Hearts-Kilmarnock final word: This wasn’t a one-off, it was a continuation of unacceptable home form
Any hope that Hearts might have been close to turning the corner after spirited victories over Hibs and Aberdeen has been vanquished by Saturday’s limp defeat by Kilmarnock.
Had this been a one-off, it could have been excused as a bad day at the office. Instead it represented a continuation of the team’s unacceptable form at Tynecastle, where they have taken only two points from four eminently winnable home games this season and have won only two league games in 2019 thus far. They go into the October international break ninth in the Scottish Premiership, only two points off bottom spot. It is worth recalling at the same stage last year, they were two points clear at the top of the table.
If Hearts are to have any chance of enjoying even a moderately decent season, this remarkable malaise in Gorgie – the scene of solid form for almost every previously fruitful campaign the club has enjoyed – needs to be overcome. There is no hint whatsoever of that happening at present.
Hearts’ best hope of having any joy in their current depleted, beleaguered state is playing away from home, being organised and hitting on the break, as they did to very good effect in the Betfred Cup victory at Motherwell in August and, to some extent, at Easter Road a fortnight ago. When it comes to home games against teams they would ordinarily be expected to defeat – such as Ross County, Hamilton Accies, Motherwell and Kilmarnock this term – they are encountering endless levels of difficulty, unable to break down stubborn visitors and seize genuine control.
On Saturday, it wasn’t difficult to see why, with three centre-backs, three central midfielders not particularly renowned for attacking, no out-and-out striker and only three genuinely attack-minded players – Jake Mulraney, Sean Clare and Ryotaro Meshino – in a starting line-up which looked more suited to a match at Rugby Park than Tynecastle.
Even allowing for the fact Steven MacLean and Aidan Keena are never going to be first picks at Tynecastle this season, it was surprising that neither of the two strikers started the match in the absence through injury of Hearts’ main hitmen Conor Washington, Steven Naismith and Uche Ikpeazu. Craig Levein explained afterwards that he felt that MacLean had played too much football recently and that Keena was untried and untested at this level. The result was that Hearts spent most of the first half being comfortably contained by their visitors who scored the game’s only goal when Chris Burke was given all the space he needed to send a free header past the exposed Joel Pereira three minutes before the break. “It was a gift really,” said Levein.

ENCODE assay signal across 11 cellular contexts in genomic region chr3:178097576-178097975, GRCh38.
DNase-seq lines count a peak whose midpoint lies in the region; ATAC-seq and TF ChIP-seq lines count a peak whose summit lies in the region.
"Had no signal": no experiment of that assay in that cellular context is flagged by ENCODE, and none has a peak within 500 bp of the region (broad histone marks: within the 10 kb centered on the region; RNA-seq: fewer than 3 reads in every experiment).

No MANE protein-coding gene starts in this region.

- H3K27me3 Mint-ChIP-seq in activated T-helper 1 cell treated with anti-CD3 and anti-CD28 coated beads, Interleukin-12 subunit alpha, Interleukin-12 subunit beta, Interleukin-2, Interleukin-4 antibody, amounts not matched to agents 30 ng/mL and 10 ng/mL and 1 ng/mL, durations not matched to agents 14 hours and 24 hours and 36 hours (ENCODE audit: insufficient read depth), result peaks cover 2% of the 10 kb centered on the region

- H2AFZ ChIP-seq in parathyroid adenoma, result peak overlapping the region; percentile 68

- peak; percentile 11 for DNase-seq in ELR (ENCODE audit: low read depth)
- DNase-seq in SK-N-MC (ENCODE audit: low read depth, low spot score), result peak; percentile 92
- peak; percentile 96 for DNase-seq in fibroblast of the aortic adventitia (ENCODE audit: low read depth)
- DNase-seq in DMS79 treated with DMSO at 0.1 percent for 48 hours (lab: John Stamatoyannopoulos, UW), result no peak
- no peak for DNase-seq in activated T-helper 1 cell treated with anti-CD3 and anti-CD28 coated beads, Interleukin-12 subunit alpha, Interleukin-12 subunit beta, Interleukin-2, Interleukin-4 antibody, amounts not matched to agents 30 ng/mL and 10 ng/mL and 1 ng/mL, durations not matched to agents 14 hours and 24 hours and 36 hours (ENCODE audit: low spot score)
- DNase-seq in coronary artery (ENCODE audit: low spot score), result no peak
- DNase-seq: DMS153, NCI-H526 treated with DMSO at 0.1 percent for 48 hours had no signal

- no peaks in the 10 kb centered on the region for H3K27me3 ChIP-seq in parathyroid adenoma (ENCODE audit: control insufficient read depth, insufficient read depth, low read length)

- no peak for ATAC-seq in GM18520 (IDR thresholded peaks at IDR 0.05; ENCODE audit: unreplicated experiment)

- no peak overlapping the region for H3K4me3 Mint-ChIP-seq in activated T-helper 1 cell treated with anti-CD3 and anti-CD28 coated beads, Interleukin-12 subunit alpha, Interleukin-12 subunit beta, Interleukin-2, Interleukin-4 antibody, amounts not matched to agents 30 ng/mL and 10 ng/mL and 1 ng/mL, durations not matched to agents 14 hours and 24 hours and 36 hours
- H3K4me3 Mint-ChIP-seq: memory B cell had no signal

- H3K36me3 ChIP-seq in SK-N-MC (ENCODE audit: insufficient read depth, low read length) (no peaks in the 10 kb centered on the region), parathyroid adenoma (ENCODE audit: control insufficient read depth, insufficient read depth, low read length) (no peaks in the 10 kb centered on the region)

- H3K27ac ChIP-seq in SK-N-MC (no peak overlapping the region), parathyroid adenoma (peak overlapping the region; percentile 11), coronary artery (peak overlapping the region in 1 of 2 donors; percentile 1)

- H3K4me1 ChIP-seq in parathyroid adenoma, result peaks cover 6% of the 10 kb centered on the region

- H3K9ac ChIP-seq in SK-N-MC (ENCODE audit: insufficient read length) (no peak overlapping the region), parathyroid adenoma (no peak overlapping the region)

Unsurprisingly, there was a slight improvement after the break when MacLean was introduced and the formation switched from the painfully-restrictive 3-5-1-1 to 4-4-1-1. The veteran hitman had a goal ruled out which Levein was adamant should have stood, although the manager acknowledged an equaliser would merely have papered over the cracks. Straying significantly from his recent stance of generally defending his players amid their ongoing adversity, Levein accused those selected on Saturday of lacking “the balls” to deal with the situation and not working hard enough. While he may have had a point, it was a potentially dangerous manoeuvre by a manager whose main positive amid an increasing array of negatives has been that the players are generally on his side and still appear to be fully behind him.
Levein then implied that many of those picked against Kilmarnock would drift back out of the team when some of his big-hitters return from injury. The manager was keen to stress on Saturday that he took some solace from the fact he is “going to get some characters back in the team now”. He was referring to the fact that Peter Haring, Steven Naismith and Jamie Walker – three of his key players – are all set to return from injury after the October international break. It is perfectly reasonable to assume that, if fully fit and able to play regularly and at their best, then things will get better for Hearts at some point, especially with the promise of Washington, Craig Halkett and John Souttar also to return at some point in the winter. In an environment where good players are becoming increasingly beleaguered and where fitness issues continue to plague the team on a routine basis – Ikpeazu and Loic Damour are the latest to be afflicted – it is hard to envisage Haring, Walker and Naismith, who have started only 25 matches between them this calendar year, being equipped to lead an instant and sustained upturn.
With a horrible home fixture against on-form Rangers to return to after the break, the whole situation for Hearts – after a brief wave of late-September optimism – once again looks pretty forlorn.